The motoring press knew something special was brewing within Lexus when spy photos were published of disguised, high-performance versions of the then-new second-generation IS model being tested on the Nürburgring in 2006. Their suspicions were partially confirmed when Lexus filed trademark applications for an ‘F’ emblem later that same year.
‘What could it mean?’ they probably asked themselves. Speculation that the ‘F’ stood for Fast or Flagship evaporated in October 2007 when Lexus hosted a press event at Fuji Speedway and revealed that a new high-performance IS F model would be launched at the North American International Auto Show in January.
Representatives explained that ‘F’ was the alpha designation for a new high-performance division of Lexus, and that its meaning was actually a subtle reference to the Fuji Speedway venue, chief test site for the manufacturer’s new performance development team. Meanwhile, part of the actual shape of the ‘F’ logo was inspired by the acute curve of the circuit’s first corner.
Representatives explained that ‘F’ was the alpha designation for a new high-performance division of Lexus
Unusually for Lexus, the powerful new IS F was developed through the efforts of a small, skunk works team led by chief engineer and designer Yukihiko Yaguchi. His impressive CV included working on all four generations of Toyota Supra and developing the domestic market Toyota Chaser, a model with a balance of luxury and sportiness that is often regarded as the inspiration for the Lexus IS F.
Yaguchi’s infectious enthusiasm and engineering pedigree meant he was ideally placed to lead such a high-performance project; in fact, he spearheaded the vehicle’s development, from persuading the product planning department all the way through to its launch. It was no easy ride, however. Because although the project got an official green light, it didn’t receive the necessary resources and budget to develop it. But that wasn’t enough to derail Yaguchi.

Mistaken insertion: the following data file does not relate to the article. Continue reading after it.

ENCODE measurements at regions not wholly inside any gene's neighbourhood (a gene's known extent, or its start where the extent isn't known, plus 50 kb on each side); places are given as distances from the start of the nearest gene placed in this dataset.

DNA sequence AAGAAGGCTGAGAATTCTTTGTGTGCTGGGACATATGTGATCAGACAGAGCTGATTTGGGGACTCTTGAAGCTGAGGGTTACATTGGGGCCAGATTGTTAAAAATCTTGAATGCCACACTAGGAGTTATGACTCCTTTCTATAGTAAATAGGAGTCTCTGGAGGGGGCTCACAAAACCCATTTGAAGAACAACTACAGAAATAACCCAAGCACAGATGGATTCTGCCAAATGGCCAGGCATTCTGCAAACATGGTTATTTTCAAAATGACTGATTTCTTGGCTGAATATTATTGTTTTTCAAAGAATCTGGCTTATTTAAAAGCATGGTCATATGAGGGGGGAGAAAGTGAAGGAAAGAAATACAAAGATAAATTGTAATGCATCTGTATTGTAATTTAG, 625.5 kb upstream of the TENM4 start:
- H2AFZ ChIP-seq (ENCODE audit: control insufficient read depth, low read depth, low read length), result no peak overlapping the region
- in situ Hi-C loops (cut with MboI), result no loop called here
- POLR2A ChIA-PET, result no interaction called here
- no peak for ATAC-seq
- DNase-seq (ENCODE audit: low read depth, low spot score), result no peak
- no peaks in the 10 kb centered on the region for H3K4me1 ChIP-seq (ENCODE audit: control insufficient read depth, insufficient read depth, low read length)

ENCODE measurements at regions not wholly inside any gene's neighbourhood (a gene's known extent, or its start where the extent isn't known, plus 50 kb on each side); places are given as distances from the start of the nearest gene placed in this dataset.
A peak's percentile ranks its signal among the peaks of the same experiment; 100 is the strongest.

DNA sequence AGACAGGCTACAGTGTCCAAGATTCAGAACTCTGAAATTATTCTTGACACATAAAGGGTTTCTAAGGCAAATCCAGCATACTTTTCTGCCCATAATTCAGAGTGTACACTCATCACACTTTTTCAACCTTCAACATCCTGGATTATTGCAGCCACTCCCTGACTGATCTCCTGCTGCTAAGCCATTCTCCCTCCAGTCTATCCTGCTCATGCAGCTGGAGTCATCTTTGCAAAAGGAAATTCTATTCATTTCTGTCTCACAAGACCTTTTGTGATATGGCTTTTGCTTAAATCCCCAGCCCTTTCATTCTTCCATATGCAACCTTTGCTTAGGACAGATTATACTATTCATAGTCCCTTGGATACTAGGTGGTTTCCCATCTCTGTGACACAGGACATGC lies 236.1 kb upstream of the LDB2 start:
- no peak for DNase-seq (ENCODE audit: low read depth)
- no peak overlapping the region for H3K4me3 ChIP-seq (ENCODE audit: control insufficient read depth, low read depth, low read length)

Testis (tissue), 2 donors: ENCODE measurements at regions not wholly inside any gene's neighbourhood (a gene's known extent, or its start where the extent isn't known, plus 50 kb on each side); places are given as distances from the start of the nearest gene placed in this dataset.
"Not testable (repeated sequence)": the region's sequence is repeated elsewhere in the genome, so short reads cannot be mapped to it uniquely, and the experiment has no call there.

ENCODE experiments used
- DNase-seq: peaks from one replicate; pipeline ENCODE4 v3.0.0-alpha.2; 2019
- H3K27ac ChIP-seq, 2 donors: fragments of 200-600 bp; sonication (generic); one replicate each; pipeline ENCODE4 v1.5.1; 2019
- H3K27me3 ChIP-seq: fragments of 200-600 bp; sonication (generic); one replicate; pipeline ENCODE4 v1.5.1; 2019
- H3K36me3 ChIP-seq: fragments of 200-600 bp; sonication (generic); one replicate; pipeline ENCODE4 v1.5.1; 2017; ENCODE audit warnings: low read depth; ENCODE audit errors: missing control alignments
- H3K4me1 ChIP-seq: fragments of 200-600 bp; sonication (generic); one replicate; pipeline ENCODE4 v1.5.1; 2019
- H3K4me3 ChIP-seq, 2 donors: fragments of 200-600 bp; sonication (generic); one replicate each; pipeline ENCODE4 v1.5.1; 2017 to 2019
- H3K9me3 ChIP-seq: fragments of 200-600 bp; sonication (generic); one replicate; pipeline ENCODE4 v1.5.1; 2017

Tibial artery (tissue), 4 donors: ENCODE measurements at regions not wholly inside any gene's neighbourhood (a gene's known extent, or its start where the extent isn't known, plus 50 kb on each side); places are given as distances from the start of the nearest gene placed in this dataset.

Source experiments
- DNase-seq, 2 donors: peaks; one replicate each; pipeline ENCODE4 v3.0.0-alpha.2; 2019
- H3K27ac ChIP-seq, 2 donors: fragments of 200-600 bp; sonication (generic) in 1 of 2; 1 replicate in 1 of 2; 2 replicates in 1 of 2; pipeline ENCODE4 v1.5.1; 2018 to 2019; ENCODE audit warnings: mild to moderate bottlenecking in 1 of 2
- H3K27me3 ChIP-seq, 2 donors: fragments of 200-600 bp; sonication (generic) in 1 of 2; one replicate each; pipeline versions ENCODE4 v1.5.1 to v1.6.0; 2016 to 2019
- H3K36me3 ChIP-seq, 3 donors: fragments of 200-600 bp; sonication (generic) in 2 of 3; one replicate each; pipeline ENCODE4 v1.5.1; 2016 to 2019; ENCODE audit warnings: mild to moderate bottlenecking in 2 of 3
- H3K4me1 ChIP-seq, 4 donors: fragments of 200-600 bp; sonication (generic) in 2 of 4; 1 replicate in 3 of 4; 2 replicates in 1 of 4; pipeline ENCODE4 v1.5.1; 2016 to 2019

Beginning in 2004, Yaguchi recruited a cherry-picked team of speed-crazy engineers into a special under-the-radar operation. Convinced into dedicating their spare time between regular assignments, this relatively small team developed their own vision of a high-performance Lexus.
Yaguchi recruited a cherry-picked team of speed-crazy engineers into a special under-the-radar operation
This approach didn’t just apply to individuals; Yaguchi’s wiles also worked on whole departments. An example of this was a corporate subsidiary, which prepares vehicles for police work and builds the aero packages employed on some production models. Yaguchi reasoned that this subsidiary would be ideally placed to help implement the many specialised modifications the IS F would require over the production IS saloon.
But Yaguchi’s determination didn’t end there. He also took his requests for help outside the company confines. Knowing the IS F would require a spectacular engine, he approached Yamaha, which has a history of making engine components for Toyota and Lexus. And more specifically, Kimura-san, who headed Yamaha’s Formula One engine programme and was now leading the company’s aftermarket projects division. The result of that request was the IS F’s incredible, 417bhp 5.0-litre V8 engine.
To be certain they got the IS F exactly right, Yaguchi and his team tested the vehicle at racetracks that have challenge and heritage. These included the legendary Nürburgring Nordschleife in Germany, Circuit Paul Ricard in France, Circuit Zolder in Belgium, Laguna Seca in the United States and, of course, Fuji Speedway in Japan.